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As half of Orthrelm and ringleader of various side projects, former D.C. guitarist Mick Barr (who left in 2003 and now lives in New York) has credentials in minimalist avant-metal that would seem to make him a natural fit for John Zorn’s Tzadik Records. The label is a home for experimental fringe-dwellers in all genres, but it has long been timid about even the most experimental metal. It’s had very few such releases, and most of them (like Kayo Dot’s Choirs of the Eye and Time of Orchids’ Sarcast While) have been shoehorned into the Composer Series—ostensibly for “classical concert music.” Not only is that positioning misleading, but it’s surely tough on the players: If avant-garde musicians can’t fit in at an avant-garde label, where can they fit in?
Iohargh Wended—Barr’s second Octis disc and first for Tzadik—purports to combine “the power of rock with a classical asceticism,” but the description shows a misunderstanding of classical music. The album is speed metal—the gaudiest, showiest metal of them all. The songs consist of Barr’s breakneck, atonal guitar runs, composed as freewheeling but repetitive cycles, underscored by a cheap-sounding drum machine. There’s no question of Barr’s chops; the complicated riffs and phrases he effortlessly burns through are incredible, to say the least.
But virtuosic playing does not classical music (or even good music) make; the category implies architecture and direction. And Barr’s fireworks have very little of either. While each of the 16 tracks (which comprise the two extended pieces, “Iohargh” and “Wended”) has its own internal structure, more often than not those structures move the music in circles and leave off in midair. Moreover, Barr’s focus on repetitive figures gets him stuck in a rut once every 45 seconds or so; with the drum machine’s synthesized, machine-gun staccato beats employed on nine of the segments, the music becomes so convincingly glitchy that it necessitates stopping mid-CD at least once to make sure the damn thing’s not defective.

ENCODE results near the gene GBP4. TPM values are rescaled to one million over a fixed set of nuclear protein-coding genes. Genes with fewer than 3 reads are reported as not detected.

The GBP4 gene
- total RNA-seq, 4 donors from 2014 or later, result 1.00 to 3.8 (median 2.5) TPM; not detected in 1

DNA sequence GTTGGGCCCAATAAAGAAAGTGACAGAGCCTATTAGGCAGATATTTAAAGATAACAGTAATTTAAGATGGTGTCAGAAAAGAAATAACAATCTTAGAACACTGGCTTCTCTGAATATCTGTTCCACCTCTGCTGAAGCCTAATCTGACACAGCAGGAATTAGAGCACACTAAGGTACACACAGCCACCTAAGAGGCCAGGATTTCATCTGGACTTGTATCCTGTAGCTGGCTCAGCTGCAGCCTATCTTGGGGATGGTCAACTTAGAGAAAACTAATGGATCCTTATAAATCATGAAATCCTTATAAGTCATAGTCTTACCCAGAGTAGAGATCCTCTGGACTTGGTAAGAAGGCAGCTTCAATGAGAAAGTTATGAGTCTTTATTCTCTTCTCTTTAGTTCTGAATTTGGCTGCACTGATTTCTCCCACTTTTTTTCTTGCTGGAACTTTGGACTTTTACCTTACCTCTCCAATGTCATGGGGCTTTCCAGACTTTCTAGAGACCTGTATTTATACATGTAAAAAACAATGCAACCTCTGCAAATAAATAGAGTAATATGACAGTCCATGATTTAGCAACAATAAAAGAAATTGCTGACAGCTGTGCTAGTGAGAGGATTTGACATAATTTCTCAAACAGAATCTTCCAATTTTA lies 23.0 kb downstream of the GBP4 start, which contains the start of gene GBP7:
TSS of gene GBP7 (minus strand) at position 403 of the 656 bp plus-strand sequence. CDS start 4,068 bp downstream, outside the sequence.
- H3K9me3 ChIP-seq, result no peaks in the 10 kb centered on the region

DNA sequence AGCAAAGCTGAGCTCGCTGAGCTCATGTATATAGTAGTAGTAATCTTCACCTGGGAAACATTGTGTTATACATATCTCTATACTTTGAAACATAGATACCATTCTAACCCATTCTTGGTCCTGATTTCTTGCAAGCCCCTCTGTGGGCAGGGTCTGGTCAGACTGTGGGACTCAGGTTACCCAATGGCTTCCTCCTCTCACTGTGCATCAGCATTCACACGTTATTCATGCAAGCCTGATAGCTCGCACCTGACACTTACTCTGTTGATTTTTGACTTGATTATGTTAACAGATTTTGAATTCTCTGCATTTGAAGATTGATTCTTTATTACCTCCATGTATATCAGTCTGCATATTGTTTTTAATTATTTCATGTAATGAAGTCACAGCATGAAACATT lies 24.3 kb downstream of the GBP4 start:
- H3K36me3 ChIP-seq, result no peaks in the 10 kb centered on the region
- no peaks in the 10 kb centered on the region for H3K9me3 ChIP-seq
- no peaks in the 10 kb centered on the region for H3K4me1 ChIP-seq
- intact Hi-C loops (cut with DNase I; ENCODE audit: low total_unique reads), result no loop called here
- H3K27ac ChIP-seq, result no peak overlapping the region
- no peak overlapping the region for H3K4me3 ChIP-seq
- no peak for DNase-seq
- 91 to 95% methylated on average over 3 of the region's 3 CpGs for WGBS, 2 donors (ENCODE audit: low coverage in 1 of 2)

Actually, the drum machine is indicative of the problem. Orthrelm has a human drummer, Josh Blair, who serves as counterpoint to Barr’s experimental flash, giving it contour and momentum. Even on 2005’s unbearably monotonous OV, the duo’s most recent album, Blair’s incessant rolling feels desperate to push things forward. Octis’ box, on the other hand, is completely subservient; it’s there for no other apparent reason besides accenting the guitar vamps. Barr seems to have gone to a lot of trouble to find a drum machine that sounds as coldly mechanical as possible; it may serve his abstract purpose, but it also helps Iohargh Wended to sonically spin its wheels, making tracks like “rr-2” (part of “Iohargh”) virtually indistinguishable from “iomm-1” (part of “Wended”). Then again, maybe that’s why he gave them such flat, anonymous titles.
The exception, appropriately, is the one title that doesn’t sound like some sort of model number. “Wended,” the album’s longest and penultimate segment, is surprising in its decipherable, linear construction—even if it takes its sweet time to build up. The piece does get bogged down in two-note Klaxons; every time it does, though, Barr subtly varies and develops his way free and clear of them and onto the next idea. Its eight-plus minutes is grand, delicate, and, if not quite melodic, at least fully formulated.
It may well be intended as two extended concert pieces, but the bulk of Iohargh Wended feels more like exercises in postnEddie Van Halen guitar techniques. There’s nothing wrong with that: Metal, avant or no, is about prowess and pyrotechnics. But the playing needs to go somewhere if it’s to be more than a jerk-off session. Barr accomplishes that resolution once out of 16 attempts here, belying the notion that he’s working in concert classical music. But perhaps that’s the whole point: recognizing that he’s wedged into a poor classification. It’s not so much that Barr can’t fit into this musical environment as that he refuses to.